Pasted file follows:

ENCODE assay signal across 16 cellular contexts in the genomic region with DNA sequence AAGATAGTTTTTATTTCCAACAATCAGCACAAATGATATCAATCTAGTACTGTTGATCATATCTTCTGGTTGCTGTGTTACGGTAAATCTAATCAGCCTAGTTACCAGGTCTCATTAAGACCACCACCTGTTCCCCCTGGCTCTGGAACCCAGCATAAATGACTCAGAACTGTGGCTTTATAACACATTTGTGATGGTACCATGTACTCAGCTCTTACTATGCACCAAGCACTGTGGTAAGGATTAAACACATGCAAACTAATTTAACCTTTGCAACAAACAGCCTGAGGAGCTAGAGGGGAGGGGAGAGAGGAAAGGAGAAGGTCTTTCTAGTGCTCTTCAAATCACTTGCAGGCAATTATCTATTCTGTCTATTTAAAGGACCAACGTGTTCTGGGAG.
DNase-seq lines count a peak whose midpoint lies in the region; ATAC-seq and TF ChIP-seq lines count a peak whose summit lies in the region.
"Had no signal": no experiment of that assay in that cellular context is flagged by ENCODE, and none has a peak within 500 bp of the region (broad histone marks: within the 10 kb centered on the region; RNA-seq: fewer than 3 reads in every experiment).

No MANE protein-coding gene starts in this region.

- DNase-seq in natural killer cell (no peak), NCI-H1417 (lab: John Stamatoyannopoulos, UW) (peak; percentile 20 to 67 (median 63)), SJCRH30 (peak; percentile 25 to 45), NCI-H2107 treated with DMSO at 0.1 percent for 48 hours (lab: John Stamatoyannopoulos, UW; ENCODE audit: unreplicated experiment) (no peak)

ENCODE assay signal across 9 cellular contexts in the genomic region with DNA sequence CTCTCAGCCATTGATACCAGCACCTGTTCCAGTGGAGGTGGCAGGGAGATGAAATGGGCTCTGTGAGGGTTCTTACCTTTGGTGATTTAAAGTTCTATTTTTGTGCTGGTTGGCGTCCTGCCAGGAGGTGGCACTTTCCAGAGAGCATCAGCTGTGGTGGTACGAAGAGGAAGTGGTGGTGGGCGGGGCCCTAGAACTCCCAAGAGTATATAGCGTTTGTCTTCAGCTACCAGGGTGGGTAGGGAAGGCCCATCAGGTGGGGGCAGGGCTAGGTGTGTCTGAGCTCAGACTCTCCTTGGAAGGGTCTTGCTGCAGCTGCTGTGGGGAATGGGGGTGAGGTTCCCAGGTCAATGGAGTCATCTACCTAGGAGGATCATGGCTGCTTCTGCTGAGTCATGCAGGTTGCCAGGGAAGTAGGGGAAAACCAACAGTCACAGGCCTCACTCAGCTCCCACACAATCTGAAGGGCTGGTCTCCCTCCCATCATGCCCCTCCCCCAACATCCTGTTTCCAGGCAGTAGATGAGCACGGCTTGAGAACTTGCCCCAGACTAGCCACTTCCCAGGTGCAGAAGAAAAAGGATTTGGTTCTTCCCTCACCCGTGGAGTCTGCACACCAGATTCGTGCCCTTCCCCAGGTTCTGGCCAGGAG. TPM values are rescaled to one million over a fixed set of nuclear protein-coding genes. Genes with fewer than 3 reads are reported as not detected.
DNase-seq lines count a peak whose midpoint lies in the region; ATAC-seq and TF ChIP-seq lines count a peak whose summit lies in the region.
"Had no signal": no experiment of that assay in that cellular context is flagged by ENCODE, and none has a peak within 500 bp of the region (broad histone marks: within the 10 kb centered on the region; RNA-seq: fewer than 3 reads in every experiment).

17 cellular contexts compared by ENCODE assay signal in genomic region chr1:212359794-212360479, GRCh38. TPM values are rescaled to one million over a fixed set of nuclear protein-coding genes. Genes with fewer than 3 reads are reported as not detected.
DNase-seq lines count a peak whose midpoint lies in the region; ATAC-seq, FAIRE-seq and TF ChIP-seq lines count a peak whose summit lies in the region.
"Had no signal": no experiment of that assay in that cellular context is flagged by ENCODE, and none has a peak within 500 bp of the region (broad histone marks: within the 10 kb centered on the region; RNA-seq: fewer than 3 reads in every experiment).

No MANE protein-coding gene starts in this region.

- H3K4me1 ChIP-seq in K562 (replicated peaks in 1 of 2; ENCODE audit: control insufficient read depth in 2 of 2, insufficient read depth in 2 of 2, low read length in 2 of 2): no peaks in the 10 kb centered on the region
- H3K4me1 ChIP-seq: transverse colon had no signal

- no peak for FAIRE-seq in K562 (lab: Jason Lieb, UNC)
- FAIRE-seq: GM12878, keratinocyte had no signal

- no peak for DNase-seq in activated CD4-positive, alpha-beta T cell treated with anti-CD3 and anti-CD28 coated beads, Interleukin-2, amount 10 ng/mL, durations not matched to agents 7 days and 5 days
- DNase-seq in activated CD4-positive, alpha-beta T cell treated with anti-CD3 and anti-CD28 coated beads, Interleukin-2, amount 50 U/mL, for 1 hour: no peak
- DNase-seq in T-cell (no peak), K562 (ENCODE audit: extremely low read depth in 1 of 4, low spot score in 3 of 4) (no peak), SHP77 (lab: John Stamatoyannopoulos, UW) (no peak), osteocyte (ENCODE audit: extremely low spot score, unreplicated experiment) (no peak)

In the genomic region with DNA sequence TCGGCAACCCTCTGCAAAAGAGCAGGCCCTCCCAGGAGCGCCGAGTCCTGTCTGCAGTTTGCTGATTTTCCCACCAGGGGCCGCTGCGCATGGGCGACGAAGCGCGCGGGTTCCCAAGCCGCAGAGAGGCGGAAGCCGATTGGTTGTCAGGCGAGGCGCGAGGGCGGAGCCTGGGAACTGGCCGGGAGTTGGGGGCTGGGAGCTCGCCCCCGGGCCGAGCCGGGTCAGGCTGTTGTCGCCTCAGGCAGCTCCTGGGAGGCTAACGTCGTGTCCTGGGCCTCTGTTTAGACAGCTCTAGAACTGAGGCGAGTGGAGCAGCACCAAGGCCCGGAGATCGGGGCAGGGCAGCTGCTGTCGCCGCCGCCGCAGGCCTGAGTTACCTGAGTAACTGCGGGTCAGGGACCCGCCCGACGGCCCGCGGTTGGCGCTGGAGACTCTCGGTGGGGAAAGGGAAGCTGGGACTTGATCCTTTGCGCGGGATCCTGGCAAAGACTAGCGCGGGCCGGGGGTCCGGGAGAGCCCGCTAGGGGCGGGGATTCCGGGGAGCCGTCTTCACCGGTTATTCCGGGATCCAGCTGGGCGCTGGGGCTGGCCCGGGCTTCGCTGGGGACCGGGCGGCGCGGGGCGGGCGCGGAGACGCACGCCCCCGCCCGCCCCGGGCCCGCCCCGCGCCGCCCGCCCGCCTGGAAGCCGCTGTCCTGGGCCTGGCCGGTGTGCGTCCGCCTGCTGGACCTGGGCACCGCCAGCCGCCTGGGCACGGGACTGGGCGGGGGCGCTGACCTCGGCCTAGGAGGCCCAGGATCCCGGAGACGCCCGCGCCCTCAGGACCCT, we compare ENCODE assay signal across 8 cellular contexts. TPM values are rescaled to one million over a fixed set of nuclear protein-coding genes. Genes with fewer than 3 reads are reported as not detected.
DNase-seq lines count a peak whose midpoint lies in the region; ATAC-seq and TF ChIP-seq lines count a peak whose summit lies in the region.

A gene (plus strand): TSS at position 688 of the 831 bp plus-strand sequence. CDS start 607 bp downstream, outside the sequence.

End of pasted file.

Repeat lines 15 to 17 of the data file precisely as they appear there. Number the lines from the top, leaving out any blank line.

- no peak for FAIRE-seq in K562 (lab: Jason Lieb, UNC)
- FAIRE-seq: GM12878, keratinocyte had no signal

- no peak for DNase-seq in activated CD4-positive, alpha-beta T cell treated with anti-CD3 and anti-CD28 coated beads, Interleukin-2, amount 10 ng/mL, durations not matched to agents 7 days and 5 days